The rise of the connected economy, and the blurring of lines between digital and “in-person” realms, is shaking up the corporate travel market.
Zoom — and video calls in general — has proven to have staying power even as the pandemic recedes and economies (not to mention cross-border travel) are fully opened.
For airlines, where corporate travel has been a mainstay of revenue dependability for decades, the post-pandemic reality is spurring a shakeup of how corporate travel is booked — and paid for.
As The Wall Street Journal reported Monday (June 5), American Airlines has had to do some “rethinking” of business travel contracts, where the airline, like its peers, has traditionally offered discounts to corporations. The corporations, in turn, get those discounts as they satisfy “volume targets” for bookings. But Vasu Raja, the airline’s chief commercial officer, told the Journal that as many as 60% of corporate clients are not hitting those targets.
To help offset the impact — American gets about 30% of its top line from the business travel segment, down from 40% pre-pandemic — the company has been laying off corporate travel personnel, and cutting back on flights tied to some corridors such as Boston to Washington D.C.
It has also been shifting the booking process itself (along with a back-office tech overhaul), so that business travelers can find and buy flights directly through the site rather than relying on agents to aid those efforts.
The more direct approach, we note, also would ostensibly make it easier to satisfy a demand for trips that combine business and personal, recreational trips, commonly known as “bleisure.” The Centre for Aviation reported earlier this year that business travel demand may see a rapid upturn as 2023 progresses, but has remained at about 19% below pre-pandemic levels. In the meantime, hybrid and virtual work environments have boosted demand for bleisure travel. American’s experience with bleisure trips has been that average fares per mile for these hybrid trips are 8% to 10% above strictly-business fares, indicating better economics for those journeys.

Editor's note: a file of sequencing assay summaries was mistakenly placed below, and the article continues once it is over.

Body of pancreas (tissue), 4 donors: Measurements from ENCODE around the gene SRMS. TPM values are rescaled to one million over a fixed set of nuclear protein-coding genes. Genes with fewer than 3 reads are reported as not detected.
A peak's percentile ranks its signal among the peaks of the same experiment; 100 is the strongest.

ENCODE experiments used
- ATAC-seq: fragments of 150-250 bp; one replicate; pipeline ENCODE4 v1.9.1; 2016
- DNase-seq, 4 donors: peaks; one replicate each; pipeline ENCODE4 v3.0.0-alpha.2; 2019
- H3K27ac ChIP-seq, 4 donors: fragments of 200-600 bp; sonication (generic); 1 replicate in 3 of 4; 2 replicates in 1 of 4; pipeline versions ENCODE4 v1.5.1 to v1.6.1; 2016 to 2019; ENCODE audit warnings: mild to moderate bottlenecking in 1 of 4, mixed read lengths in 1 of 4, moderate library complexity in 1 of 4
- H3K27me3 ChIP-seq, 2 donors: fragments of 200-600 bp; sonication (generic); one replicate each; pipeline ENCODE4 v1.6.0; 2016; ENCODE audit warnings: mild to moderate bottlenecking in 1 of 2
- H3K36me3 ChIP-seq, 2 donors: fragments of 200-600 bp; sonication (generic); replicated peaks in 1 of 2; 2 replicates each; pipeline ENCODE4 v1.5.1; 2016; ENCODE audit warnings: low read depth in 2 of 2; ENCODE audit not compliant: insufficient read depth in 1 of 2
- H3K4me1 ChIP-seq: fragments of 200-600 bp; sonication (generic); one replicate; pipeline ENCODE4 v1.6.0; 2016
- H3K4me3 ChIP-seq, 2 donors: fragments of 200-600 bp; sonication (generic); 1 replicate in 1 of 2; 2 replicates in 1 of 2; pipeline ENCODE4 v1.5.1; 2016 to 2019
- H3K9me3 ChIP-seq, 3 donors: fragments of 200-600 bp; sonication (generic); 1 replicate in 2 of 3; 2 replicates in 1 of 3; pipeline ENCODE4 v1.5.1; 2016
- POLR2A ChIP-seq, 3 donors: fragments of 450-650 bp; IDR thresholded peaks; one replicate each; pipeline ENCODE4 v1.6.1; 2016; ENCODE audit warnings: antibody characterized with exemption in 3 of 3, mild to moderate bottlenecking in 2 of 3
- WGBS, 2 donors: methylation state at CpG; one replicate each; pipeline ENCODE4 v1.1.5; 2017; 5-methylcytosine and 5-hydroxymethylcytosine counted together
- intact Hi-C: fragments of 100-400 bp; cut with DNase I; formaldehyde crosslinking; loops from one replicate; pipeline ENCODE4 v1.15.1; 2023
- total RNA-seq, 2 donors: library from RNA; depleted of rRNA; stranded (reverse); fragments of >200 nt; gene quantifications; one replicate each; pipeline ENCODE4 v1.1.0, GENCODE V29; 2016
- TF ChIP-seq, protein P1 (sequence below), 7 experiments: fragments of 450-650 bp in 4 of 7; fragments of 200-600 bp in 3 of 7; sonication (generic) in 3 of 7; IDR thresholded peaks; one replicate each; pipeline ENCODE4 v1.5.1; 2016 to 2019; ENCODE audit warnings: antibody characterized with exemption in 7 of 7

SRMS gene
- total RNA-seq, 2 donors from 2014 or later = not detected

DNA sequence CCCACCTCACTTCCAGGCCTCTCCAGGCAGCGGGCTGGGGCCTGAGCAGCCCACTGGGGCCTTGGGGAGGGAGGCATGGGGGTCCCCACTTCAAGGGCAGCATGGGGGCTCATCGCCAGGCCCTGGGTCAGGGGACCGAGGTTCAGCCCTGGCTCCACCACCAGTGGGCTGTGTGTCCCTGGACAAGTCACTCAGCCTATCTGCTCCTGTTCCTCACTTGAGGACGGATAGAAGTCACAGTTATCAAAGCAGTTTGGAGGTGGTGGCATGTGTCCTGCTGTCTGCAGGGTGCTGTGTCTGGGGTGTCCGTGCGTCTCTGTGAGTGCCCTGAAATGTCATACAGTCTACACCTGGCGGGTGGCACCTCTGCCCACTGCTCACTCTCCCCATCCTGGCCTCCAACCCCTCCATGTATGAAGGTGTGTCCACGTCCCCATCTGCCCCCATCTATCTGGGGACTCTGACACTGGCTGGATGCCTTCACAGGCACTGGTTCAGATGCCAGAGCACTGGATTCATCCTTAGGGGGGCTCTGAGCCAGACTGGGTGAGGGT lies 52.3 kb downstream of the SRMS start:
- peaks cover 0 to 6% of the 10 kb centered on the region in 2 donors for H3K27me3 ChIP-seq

There’s precedent in the more direct approach, in the bid to offer a combination of streamlined business and leisure travel offerings that satisfy both tranches of demand. In PYMNTS research on global digital engagement, consumers engaged 9.7% more in digital travel activities year over year, among the most significant gains we’ve seen in the past year. Purchasing online airfare has seen a significant boost, with engagement up 14%, trailed only slightly by those consumers seeking online travel information, up 11%.
The digital activities that represent a linkage between travel and work were up 10%. As noted above, the lines are blurring between daily life and the demands of workday life. There’s room for both, even in the world of online meetings. For the airlines, accommodating the digital first lifestyle makes the skies friendlier for road warriors, and may improve revenues as a result.